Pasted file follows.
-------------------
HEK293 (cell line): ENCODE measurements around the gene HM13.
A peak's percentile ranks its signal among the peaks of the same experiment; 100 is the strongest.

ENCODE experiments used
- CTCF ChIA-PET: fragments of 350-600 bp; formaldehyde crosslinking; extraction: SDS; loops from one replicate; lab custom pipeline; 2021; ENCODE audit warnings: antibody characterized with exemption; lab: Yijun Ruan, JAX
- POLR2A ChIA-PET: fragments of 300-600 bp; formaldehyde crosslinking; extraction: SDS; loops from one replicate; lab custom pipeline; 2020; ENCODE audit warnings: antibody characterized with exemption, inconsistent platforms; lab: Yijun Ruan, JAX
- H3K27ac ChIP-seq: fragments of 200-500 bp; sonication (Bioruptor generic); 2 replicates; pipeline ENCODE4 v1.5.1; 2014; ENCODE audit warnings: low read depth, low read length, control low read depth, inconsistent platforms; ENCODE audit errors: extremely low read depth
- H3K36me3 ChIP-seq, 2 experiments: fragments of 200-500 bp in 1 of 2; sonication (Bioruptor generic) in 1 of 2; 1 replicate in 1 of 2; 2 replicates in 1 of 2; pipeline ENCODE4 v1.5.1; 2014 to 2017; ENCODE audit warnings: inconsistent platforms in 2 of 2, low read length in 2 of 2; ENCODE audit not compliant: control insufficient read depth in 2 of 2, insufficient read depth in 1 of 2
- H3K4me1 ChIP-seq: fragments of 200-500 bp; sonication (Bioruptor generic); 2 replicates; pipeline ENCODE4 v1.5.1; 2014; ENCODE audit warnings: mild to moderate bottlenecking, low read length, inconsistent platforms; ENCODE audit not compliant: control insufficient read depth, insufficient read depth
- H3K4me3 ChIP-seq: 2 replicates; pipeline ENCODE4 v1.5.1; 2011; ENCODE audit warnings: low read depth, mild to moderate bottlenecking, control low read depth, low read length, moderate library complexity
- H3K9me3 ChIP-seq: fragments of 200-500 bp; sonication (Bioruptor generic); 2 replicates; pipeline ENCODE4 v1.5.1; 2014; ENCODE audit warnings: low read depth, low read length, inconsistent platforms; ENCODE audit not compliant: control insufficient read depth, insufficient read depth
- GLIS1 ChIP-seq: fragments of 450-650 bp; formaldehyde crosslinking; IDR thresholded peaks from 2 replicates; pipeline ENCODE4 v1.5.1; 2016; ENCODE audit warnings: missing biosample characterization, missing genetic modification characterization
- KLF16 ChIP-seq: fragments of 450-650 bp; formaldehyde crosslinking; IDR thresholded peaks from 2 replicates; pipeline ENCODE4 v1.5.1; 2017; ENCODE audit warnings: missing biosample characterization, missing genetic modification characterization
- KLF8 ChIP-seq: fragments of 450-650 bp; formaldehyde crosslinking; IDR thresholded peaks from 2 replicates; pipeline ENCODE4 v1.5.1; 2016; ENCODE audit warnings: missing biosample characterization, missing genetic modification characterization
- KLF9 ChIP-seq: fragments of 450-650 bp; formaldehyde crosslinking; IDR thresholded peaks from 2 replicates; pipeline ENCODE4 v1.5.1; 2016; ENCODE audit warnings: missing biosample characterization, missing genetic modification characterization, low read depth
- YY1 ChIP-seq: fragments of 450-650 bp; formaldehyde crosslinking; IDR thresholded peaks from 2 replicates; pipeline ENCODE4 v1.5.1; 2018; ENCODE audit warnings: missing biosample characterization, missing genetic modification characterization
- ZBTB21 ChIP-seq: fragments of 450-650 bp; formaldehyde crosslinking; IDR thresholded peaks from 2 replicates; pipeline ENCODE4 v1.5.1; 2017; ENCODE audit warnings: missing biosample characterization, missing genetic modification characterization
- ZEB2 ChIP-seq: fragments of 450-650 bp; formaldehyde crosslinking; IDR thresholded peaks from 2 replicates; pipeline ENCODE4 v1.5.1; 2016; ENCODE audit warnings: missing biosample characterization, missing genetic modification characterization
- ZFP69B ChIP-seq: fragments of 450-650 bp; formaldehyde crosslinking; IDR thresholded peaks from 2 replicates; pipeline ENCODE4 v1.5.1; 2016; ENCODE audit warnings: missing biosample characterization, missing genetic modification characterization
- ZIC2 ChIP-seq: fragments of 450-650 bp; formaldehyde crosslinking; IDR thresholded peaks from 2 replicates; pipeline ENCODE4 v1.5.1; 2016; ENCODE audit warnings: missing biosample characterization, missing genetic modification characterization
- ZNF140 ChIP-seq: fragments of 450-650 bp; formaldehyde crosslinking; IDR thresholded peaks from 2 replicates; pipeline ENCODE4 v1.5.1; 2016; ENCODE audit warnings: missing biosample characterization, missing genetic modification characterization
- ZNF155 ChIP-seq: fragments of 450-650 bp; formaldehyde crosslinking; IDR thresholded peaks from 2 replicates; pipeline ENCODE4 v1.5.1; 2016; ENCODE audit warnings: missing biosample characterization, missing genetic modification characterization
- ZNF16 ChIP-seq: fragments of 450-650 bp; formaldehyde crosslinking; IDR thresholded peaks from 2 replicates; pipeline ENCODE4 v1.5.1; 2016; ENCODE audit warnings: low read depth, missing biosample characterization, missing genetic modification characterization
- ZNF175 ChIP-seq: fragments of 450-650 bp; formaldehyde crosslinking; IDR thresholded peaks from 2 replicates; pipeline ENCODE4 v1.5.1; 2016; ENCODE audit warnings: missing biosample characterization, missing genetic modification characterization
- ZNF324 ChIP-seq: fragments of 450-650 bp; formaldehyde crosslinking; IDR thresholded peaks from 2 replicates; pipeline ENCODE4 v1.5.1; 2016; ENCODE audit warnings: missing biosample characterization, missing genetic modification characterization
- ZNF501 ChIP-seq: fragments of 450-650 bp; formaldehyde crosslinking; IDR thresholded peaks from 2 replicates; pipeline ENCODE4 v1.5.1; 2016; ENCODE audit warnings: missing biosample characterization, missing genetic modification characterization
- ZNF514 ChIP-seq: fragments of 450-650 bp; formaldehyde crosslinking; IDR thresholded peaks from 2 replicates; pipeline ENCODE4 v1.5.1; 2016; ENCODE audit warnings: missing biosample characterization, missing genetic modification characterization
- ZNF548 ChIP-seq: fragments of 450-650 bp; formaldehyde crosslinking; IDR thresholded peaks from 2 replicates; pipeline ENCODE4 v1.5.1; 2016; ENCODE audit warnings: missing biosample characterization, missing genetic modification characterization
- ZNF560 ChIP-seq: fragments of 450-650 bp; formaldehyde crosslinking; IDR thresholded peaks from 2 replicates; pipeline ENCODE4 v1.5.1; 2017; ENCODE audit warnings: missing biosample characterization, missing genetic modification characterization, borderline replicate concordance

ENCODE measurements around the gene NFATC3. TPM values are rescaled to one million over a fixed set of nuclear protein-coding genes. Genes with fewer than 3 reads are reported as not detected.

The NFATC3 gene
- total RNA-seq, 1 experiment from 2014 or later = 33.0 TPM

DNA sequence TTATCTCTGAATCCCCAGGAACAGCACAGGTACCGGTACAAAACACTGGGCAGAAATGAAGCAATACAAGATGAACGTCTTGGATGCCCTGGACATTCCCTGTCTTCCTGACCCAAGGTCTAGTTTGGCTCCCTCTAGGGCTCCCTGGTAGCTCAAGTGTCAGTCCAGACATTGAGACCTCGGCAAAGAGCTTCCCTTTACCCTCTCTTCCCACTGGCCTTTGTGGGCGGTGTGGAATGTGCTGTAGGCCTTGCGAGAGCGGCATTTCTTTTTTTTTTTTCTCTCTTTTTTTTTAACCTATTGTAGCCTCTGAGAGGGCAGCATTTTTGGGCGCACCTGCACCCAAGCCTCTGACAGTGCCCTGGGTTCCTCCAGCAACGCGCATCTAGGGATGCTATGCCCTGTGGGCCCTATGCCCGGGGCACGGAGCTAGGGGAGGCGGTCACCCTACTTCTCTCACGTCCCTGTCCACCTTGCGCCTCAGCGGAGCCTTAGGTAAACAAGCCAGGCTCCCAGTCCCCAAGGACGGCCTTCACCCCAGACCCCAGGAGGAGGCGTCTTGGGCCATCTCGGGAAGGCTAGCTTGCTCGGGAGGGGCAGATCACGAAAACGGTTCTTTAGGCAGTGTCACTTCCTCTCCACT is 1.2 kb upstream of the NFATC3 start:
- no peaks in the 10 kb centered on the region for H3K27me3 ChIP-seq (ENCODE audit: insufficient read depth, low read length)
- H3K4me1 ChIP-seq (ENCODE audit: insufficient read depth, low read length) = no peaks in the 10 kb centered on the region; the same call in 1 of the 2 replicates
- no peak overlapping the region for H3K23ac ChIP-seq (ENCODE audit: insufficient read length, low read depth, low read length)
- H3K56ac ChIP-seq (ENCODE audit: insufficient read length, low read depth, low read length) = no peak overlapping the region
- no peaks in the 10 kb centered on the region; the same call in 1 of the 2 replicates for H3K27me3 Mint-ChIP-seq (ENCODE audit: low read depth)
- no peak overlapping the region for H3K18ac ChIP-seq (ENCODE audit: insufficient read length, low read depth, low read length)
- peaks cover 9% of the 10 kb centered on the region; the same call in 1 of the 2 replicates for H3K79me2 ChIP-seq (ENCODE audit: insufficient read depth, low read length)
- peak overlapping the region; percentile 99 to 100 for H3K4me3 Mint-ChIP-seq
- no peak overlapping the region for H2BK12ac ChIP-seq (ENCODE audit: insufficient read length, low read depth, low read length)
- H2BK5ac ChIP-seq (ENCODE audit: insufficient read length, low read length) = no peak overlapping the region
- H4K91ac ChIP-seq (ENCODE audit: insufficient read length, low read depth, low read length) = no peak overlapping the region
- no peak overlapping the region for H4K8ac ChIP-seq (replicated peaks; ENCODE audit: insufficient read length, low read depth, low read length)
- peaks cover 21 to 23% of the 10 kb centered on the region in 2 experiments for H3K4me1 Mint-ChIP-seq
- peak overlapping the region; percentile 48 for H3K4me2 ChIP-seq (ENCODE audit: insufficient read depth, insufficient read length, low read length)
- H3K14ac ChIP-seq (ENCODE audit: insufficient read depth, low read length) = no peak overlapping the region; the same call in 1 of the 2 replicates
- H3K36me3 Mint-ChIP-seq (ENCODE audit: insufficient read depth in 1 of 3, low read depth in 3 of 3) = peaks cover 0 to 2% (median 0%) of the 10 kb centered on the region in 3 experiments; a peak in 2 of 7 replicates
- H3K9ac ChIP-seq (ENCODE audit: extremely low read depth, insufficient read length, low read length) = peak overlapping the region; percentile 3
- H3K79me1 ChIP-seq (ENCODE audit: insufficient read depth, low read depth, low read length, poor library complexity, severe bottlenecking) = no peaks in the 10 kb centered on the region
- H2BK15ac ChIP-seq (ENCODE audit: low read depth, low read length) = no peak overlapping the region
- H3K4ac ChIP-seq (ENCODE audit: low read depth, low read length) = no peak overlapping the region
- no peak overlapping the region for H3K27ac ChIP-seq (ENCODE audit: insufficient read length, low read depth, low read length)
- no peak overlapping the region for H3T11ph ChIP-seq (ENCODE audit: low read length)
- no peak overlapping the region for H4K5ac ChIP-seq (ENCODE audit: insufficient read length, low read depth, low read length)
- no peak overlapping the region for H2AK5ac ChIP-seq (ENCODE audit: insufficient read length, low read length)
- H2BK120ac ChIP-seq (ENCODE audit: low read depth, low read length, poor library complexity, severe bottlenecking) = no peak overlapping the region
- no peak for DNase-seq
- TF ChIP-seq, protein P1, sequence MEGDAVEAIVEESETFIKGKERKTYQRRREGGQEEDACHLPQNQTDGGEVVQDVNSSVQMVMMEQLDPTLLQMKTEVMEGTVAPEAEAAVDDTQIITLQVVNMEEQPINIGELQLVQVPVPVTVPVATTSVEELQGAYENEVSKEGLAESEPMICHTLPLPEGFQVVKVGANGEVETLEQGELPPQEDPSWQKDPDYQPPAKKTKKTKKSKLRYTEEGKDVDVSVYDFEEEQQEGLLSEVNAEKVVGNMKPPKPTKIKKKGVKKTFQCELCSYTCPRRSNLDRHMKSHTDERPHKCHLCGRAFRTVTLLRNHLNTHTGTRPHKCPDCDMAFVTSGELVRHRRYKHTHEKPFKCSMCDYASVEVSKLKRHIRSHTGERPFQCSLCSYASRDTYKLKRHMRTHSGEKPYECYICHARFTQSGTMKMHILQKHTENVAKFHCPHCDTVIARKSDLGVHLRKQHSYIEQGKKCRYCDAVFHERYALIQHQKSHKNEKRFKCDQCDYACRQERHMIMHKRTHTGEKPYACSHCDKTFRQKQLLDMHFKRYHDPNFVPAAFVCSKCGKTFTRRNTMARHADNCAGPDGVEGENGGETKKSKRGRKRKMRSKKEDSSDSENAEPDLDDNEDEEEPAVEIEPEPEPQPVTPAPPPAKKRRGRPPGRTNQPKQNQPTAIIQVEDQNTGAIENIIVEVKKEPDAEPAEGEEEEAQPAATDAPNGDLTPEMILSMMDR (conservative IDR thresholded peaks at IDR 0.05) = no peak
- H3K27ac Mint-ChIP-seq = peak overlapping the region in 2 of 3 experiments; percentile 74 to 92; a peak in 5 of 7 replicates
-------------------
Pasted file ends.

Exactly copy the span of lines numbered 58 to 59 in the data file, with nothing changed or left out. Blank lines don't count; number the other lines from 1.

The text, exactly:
- no peak for DNase-seq
- TF ChIP-seq, protein P1, sequence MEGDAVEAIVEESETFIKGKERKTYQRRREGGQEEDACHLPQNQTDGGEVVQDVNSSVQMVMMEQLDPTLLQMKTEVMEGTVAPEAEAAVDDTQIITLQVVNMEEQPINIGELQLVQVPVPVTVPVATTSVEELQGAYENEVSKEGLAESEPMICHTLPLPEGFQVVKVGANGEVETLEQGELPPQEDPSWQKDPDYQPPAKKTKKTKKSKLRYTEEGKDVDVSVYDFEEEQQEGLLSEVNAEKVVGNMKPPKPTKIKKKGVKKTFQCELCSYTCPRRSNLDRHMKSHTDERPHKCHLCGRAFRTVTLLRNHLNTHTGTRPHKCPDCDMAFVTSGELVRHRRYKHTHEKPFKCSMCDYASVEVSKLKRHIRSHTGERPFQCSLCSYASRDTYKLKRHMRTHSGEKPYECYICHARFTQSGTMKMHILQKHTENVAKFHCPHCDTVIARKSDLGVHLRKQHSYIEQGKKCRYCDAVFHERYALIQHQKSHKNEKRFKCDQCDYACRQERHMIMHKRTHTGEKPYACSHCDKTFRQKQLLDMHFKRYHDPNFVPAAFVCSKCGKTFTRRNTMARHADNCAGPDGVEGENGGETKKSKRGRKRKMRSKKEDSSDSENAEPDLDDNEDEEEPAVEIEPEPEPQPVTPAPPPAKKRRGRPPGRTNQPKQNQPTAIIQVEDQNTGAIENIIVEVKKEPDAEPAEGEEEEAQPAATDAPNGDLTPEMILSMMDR (conservative IDR thresholded peaks at IDR 0.05) = no peak